There are 4 million miles of roads and highways in the United States. Every year Americans drive some 3 trillion miles on these roads or more than four times what was driven in 1960. Indeed, the amount of travel has vastly increased in ratio to the number of miles of roads that are constructed. The nation's voracious appetite for petroleum consumption is a revelation about the driving habits of Americans. The statistics are arresting:
From 1970 to 2005 highway fuel consumption increased to approximately 165 billion gallons from 92.3 billion gallons even though the average fuel economy has increased 12 mpg to 17 mpg over the last 35 years. This conservation occurred (thanks to American technocracy) even as gas-guzzling SUVs and Minivans have increased nearly 700 percent on our roads since the 1970s.
Clearly, America's love affair with the automobile continues unabated. Early in the 20th century Henry Ford boasted he would build a motorcar for the multitudes - well, as someone once said if you can do it, it ain't bragging. Ford did it. In 1908 Ford's innovative assembly line was manufacturing an automobile every 728 minutes; a dramatic decrease in the previous production time. But Ford was just getting started. Five years later one model was being built in 93 minutes and by 1927 the company was producing an automobile every 24 seconds!
This mass production translated into mass affordability. The original 1908 model cost nearly $1,000; 20 years later Americans were purchasing the newest models for less than $300. A luxury for the rich had now become a necessity for the common citizen. While the electronic media and computer technology is today's cutting edge of progressive change in America, for most of the 20th century no other historical force so revolutionized how Americans live, work and play than the automobile.
Not only did the automobile make the modern city but it also made the United States the first suburban nation. These developments made America an immensely richer and muscle-bound country. The land was huge and vast and required a massive, sweeping labyrinth of highways and roads that would serve as tributaries feeding the great, roaring river of America.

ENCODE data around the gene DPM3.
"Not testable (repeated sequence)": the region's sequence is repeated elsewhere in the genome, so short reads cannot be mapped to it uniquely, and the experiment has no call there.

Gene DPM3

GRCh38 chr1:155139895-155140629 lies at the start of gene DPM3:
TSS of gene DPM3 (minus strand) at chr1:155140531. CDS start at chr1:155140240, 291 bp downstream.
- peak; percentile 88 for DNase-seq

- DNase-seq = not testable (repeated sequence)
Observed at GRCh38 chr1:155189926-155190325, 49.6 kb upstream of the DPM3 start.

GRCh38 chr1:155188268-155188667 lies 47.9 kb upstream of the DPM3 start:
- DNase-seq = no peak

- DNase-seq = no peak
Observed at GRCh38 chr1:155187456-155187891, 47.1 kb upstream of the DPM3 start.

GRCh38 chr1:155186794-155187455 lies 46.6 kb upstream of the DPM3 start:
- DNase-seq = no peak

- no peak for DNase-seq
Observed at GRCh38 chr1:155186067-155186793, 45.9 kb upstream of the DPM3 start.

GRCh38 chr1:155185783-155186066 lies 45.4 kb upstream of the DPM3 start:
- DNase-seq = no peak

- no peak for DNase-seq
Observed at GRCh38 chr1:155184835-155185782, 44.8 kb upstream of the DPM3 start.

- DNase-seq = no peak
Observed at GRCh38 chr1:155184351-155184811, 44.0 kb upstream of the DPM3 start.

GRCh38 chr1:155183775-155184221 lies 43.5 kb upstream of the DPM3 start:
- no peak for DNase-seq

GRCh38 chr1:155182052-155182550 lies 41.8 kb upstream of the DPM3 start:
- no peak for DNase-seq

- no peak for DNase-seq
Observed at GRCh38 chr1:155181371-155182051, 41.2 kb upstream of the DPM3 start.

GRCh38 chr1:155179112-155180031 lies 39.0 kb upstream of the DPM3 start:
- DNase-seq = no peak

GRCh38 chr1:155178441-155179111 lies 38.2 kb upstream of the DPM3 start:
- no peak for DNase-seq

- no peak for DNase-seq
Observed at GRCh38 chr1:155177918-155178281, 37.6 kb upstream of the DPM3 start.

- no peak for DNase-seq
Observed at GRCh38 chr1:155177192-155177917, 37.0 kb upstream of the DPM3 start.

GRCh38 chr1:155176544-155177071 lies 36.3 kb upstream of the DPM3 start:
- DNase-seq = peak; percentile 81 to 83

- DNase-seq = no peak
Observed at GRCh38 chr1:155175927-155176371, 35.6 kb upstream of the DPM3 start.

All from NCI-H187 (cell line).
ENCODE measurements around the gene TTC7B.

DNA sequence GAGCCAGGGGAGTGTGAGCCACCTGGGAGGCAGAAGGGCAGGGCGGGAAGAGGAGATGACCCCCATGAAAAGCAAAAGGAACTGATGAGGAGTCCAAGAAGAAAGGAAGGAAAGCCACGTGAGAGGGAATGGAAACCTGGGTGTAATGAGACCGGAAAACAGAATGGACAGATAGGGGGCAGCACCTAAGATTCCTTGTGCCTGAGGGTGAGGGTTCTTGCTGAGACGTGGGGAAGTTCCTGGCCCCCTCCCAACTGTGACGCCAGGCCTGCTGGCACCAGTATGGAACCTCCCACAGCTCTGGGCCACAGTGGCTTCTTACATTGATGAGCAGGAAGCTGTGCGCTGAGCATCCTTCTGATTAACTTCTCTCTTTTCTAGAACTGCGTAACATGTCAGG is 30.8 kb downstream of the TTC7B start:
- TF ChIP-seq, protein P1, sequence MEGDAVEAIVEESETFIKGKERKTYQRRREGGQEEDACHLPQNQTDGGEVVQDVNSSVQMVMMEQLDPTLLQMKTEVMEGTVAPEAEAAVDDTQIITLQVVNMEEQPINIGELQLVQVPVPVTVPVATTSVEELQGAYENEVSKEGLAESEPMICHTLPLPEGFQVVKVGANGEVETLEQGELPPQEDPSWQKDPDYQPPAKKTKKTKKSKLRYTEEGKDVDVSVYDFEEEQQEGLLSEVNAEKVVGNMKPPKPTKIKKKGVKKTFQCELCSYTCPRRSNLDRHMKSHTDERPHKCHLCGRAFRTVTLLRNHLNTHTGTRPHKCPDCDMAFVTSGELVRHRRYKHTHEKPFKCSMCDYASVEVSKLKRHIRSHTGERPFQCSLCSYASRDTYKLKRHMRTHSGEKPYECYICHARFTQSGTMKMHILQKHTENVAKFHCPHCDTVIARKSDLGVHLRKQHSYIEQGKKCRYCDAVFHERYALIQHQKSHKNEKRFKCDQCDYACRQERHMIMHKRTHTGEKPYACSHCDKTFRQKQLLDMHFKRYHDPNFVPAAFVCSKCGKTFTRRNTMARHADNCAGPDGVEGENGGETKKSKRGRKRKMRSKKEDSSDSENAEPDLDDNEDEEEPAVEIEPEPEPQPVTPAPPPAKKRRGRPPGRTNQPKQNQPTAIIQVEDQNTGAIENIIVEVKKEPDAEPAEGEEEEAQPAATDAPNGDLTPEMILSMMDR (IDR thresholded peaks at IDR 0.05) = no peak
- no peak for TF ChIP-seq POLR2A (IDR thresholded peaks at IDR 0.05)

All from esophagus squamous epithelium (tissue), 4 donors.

With the vast majority of the nation's roadways being publicly owned, President Eisenhower, in 1956, inaugurated, with bi-partisan support, the Interstate Highway Act, the largest public works program in history. The goal was to make America a truly mobile society, connect the nation culturally and economically and, for national security reasons, to have the capacity to move troops and supplies expeditiously throughout the country. It is no coincidence that all bridges on Interstate Highways have a clearance of 13'10" (13 feet 10 inches) since that was the minimum clearance needed to transport a tank on a lowboy.
The Interstate Highway Act became the most successful public works program the nation had ever seen. But after a half-century of wear and tear our infrastructure has been seriously and in some cases, critically impaired. Some 29 percent of America's 585,542 bridges are deficient or functionally obsolete. Our roads and highways aren't much better. Eisenhower, who fully expected that our network of roads and highways would be maintained in good condition, would be appalled at the deterioration.
By the late 1960s, unfortunately, the illusion of government being omni-provident resulted in an unquenchable thirst to spend on an entire alphabet of causes leaving paltry little for a public works program on either the national or state levels. Perhaps $300 billion is now earmarked to address our nation's infrastructure needs when experts tell us that at least $4 trillion is required. This decline has trickled down to our local highways that are starving for cash infusion to address our own transportation needs. For years your local government and Floral Park's North End Civic Association has been pressuring New York State to give Jericho Turnpike a desperately needed facelift.